Teaching EFL Drives You Crazy! by Diana Abela.


Yes, and here’s a warning - once you’ve done it you will never be the same again. For one thing, many of your friends will drift away, except, of course, those who are caught in the same trap. 

The fact is, no one likes to feel that his use or abuse of language is being observed constantly, neither does anyone like to have his grammar or vocabulary corrected half way through what he considers a thoroughly absorbing conversation. 

If you have children of your own and you opt to teach in a language school, you have found one sure way of driving them neurotic. Gone are the happy, carefree days when you could limit yourself to correcting what they said. Now you feel compelled to correct the way they say it too. 

The trouble is that an intrinsic part of Teaching English As A Foreign Language is what is optimistically termed “Conversation”. According to my dictionary “conversation” is “an interchange of thoughts and words”. In the classroom this is constantly interrupted by correction and subsequent explanation. This habit, although a vital acquisition for use in the classroom, does nothing for one’s naturally courteous manners (!?!) 

I’ll put you in the picture. It’s a “conversation class” and the topic is money. “So”, says a student “you not want to be rich?” I gently indicate the correct version: “: Don’t you want to be rich”? “Yes, of course”, comes the adamant reply, “but why not 'you want to be rich'?”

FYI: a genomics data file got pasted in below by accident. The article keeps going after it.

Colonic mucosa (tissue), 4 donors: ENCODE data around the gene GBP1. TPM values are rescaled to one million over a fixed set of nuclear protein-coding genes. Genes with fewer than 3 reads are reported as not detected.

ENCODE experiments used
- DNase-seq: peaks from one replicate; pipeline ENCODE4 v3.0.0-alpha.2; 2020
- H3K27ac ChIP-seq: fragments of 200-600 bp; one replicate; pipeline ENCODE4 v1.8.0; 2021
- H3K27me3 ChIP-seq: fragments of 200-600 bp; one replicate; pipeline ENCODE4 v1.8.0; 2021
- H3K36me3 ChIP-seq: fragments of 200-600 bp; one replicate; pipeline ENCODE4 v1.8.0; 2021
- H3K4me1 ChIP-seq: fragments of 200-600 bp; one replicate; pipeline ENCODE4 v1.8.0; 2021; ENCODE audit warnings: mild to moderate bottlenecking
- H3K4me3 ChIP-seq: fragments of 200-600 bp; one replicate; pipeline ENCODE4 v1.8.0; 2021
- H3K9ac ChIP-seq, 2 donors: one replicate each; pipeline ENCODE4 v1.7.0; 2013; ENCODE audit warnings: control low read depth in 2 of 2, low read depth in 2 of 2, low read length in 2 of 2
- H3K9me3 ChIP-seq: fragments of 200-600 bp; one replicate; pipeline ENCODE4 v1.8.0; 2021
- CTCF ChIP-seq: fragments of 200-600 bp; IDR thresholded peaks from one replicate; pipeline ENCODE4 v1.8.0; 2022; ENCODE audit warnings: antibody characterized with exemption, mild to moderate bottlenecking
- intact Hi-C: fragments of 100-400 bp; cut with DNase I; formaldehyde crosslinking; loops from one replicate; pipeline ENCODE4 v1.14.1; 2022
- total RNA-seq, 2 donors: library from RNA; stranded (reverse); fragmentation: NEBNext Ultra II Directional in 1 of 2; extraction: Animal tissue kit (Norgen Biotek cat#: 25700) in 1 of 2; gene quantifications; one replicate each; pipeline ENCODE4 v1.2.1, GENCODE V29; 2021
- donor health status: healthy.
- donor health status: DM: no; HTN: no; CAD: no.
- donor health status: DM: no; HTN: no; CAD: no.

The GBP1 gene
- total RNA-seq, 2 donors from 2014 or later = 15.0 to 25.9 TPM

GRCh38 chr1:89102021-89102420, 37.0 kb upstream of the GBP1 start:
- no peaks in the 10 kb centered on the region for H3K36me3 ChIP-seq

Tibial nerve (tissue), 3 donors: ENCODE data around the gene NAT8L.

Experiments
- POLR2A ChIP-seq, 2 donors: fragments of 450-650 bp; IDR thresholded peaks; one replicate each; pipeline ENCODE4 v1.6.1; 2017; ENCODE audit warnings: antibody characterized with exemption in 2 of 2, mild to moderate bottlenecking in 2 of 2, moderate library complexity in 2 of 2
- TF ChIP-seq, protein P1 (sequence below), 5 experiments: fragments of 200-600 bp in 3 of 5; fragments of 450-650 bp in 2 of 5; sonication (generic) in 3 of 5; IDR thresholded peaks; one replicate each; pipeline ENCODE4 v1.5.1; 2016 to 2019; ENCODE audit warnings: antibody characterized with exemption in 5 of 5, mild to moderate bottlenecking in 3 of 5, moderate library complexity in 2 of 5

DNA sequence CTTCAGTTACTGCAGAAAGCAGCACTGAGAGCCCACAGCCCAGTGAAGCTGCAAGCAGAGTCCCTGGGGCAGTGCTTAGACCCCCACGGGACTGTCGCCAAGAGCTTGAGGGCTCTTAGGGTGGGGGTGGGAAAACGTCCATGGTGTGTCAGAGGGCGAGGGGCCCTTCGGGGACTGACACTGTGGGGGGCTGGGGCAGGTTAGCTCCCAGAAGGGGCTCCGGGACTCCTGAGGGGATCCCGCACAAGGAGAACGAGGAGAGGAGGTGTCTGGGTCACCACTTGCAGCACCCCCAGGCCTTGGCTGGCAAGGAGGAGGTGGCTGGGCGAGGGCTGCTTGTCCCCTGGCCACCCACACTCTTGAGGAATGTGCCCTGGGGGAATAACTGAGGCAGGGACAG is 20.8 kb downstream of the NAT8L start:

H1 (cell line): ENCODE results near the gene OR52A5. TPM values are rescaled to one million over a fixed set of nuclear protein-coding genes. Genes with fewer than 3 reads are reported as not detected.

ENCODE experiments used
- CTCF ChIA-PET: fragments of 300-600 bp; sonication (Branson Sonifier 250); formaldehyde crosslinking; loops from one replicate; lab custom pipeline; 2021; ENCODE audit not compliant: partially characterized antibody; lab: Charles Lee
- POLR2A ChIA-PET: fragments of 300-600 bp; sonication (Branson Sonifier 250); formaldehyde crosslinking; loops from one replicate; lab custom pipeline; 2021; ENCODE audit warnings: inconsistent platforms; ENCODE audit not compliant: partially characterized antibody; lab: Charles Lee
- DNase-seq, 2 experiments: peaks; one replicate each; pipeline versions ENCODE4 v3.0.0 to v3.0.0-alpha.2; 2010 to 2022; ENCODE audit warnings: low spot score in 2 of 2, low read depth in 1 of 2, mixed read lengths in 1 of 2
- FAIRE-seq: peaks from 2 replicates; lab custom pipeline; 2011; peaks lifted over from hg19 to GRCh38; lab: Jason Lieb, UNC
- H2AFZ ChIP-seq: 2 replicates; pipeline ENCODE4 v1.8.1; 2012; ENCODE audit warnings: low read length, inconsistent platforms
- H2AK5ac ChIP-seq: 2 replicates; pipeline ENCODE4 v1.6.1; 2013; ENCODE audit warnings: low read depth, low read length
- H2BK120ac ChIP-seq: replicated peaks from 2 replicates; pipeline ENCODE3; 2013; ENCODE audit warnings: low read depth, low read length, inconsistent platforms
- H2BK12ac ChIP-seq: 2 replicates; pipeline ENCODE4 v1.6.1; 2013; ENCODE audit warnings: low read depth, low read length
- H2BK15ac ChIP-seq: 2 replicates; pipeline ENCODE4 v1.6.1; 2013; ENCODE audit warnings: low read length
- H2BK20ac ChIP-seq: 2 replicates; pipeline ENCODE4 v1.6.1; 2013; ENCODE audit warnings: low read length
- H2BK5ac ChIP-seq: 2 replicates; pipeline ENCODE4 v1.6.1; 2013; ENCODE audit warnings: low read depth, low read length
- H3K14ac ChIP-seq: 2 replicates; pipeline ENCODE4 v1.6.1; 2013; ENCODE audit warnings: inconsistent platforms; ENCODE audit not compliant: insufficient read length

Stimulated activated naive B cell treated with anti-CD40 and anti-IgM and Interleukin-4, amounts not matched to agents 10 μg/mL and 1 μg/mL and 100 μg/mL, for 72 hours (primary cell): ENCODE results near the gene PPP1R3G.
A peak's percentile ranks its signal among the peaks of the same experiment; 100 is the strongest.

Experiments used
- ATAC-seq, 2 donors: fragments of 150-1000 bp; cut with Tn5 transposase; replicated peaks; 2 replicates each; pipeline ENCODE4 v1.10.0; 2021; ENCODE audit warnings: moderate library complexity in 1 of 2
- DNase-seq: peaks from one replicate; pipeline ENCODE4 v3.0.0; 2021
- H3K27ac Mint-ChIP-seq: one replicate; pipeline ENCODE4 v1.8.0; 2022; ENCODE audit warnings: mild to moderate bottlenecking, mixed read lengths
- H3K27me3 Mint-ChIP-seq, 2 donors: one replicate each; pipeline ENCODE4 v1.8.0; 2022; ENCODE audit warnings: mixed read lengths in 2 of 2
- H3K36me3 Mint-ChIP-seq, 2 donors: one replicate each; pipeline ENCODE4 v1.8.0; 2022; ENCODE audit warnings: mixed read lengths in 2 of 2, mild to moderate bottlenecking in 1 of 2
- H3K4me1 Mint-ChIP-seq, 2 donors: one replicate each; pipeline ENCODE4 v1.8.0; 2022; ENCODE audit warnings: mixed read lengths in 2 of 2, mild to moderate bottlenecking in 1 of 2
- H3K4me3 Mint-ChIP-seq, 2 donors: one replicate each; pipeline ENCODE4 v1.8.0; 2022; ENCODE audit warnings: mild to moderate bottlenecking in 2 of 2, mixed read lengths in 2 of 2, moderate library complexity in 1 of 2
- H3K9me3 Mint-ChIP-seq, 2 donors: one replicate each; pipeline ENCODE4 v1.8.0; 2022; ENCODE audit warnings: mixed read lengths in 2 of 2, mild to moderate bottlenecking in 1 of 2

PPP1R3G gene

We teflers are a brave lot. We invariably breeze into the classroom, sporting broad smiles and proffering a welcome: “Good morning, I’m your teacher, my name is ... It’s a lovely day, isn’t it?” One morning my enthusiastic greeting was met with a cold “No! I not like this room ... it like prison”. I ventured the correction “I don’t like this room, it’s like a prison cell!” “You not like it too?.. I go tell Director” he says. Again I correct: “I’ll, I will go”. “No”, comes the determined reply, “You stay, I go”. 

As any teacher will tell you, one of the hardest nuts for the learner to crack is the use of the Present Perfect tense. So very often we are heard to say “that’s where you use the Present Perfect” or “no, you can’t use the Present Perfect there”. Interminable repetition of the rules can drive one to hysteria .. nightmares even. Here’s proof. 

At about 5 o’clock one morning, my little daughter, then aged seven, woke me up with, “Mummy, I’m SO sick. Last night I’ve gone to the bathroom and ...” Through the realms of dreams I mumbled “You can’t use the Present Perfect there.” In complete bewilderment she trotted off to her sister to announce: “Mummy says ‘don’t use the Present Perfect in the bathroom .... What is it?” 

So take heed all ye who are yet of sound mind and do not venture near the portals of a language school. 



© Malta Association of Teachers of English as a Foreign Language